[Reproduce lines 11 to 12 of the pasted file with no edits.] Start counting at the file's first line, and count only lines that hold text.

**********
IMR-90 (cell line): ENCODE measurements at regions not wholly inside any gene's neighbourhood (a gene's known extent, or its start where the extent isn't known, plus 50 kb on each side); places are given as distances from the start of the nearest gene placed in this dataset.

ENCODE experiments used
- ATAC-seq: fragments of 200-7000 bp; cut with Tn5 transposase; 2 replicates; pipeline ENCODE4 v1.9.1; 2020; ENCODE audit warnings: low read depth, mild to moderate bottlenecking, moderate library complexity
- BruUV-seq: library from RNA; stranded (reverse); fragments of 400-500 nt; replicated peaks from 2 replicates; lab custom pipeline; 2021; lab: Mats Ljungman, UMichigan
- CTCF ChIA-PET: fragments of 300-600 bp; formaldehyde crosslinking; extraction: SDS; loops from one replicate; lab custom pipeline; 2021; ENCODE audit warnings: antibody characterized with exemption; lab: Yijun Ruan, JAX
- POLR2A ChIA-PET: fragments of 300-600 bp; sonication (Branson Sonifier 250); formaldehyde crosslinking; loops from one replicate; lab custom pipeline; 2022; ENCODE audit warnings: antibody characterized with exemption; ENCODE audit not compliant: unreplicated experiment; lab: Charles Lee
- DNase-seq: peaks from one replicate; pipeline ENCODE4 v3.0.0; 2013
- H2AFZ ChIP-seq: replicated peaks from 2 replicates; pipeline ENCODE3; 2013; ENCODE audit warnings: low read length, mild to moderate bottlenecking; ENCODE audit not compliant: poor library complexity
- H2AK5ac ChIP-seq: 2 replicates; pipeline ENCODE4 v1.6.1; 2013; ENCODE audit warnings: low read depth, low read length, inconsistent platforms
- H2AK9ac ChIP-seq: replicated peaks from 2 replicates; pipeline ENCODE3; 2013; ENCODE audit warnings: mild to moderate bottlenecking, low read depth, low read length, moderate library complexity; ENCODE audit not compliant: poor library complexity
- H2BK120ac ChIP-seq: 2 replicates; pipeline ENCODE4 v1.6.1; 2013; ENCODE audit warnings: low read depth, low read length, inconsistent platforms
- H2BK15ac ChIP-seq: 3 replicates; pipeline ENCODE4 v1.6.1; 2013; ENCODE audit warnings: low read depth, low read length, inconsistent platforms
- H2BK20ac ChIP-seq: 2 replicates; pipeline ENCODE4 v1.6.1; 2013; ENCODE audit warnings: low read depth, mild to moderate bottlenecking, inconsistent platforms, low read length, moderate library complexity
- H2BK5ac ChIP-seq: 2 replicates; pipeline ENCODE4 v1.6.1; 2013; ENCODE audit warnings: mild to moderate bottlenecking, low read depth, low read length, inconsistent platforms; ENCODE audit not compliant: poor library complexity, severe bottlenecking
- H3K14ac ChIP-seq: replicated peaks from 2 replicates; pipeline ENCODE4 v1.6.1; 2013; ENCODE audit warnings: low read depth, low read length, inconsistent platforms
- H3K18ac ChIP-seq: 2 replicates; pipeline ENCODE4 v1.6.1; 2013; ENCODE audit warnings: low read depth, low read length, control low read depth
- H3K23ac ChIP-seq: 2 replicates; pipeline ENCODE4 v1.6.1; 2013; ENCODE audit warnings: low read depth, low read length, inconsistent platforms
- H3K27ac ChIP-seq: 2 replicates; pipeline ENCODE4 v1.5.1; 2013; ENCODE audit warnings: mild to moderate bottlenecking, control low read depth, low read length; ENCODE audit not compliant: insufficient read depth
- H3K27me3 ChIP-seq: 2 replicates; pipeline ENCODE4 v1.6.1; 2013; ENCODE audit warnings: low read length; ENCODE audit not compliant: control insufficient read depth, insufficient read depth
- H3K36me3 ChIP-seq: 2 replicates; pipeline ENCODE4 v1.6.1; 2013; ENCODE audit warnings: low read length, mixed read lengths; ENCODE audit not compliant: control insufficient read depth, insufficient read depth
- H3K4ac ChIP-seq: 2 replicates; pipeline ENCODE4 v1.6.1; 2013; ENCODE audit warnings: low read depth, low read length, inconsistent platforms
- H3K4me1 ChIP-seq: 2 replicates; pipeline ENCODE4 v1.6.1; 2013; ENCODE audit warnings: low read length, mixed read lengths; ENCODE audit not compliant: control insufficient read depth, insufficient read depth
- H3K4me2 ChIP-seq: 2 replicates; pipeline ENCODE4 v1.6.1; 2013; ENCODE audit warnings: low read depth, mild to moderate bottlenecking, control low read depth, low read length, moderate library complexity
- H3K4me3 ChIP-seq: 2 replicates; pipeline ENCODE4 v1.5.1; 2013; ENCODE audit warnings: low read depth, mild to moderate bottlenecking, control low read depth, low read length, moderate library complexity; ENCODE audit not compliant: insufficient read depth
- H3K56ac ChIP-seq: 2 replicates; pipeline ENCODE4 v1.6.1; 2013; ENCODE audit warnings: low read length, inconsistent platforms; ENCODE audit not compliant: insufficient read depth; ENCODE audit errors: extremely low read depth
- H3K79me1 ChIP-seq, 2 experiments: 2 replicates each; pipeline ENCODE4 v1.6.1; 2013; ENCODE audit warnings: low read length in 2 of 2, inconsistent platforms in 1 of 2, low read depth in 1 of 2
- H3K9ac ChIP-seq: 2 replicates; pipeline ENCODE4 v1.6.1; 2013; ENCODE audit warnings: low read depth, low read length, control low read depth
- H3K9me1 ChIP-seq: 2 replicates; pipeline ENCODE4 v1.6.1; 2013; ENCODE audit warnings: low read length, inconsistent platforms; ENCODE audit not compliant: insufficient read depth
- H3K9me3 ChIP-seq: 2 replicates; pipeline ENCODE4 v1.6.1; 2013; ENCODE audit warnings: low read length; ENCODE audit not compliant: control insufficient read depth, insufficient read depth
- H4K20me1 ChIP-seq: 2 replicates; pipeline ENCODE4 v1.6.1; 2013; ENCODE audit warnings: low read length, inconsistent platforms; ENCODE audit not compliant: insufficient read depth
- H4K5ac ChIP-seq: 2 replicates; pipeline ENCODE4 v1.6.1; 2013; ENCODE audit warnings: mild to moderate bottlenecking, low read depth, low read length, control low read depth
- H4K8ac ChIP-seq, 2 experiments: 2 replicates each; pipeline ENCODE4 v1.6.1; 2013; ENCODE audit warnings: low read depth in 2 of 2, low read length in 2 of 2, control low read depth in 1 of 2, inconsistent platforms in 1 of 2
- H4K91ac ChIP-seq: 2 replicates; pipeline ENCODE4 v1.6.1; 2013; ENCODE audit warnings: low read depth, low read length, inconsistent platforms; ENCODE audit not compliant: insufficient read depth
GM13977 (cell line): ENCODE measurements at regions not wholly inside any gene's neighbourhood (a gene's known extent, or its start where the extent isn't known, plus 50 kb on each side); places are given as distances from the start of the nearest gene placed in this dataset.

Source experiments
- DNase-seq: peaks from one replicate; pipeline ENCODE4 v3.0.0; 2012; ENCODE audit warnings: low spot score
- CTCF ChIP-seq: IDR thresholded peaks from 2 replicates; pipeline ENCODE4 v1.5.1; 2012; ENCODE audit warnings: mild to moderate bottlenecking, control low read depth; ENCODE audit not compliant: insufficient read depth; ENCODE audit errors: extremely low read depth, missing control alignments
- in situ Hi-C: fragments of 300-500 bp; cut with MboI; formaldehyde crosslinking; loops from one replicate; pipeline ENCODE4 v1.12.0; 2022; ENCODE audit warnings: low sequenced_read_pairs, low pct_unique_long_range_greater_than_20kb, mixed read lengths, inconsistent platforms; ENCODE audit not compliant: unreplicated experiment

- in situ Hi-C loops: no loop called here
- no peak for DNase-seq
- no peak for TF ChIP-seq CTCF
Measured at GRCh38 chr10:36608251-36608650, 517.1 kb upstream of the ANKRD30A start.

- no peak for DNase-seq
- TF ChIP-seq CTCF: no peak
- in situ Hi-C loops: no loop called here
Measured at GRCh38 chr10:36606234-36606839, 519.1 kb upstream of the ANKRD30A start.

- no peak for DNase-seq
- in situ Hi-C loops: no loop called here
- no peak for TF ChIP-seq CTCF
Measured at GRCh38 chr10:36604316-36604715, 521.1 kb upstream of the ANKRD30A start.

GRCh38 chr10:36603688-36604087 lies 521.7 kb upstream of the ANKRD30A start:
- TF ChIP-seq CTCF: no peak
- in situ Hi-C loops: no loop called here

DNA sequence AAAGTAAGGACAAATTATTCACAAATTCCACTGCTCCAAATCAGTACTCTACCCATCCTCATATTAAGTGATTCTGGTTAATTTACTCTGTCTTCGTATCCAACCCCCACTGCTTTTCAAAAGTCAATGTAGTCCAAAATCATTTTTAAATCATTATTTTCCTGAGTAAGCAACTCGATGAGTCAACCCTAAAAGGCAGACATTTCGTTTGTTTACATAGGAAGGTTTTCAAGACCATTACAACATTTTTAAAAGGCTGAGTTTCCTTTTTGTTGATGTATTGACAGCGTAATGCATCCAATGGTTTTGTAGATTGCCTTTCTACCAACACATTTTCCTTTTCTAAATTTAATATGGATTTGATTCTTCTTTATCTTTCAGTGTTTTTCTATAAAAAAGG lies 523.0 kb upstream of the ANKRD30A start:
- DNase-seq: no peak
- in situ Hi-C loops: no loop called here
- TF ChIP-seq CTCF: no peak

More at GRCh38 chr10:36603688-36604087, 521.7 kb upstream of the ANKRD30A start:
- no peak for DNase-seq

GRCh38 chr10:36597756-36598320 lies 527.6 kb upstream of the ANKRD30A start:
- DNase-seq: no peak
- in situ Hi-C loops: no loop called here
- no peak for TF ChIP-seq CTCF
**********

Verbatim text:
- H2BK120ac ChIP-seq: 2 replicates; pipeline ENCODE4 v1.6.1; 2013; ENCODE audit warnings: low read depth, low read length, inconsistent platforms
- H2BK15ac ChIP-seq: 3 replicates; pipeline ENCODE4 v1.6.1; 2013; ENCODE audit warnings: low read depth, low read length, inconsistent platforms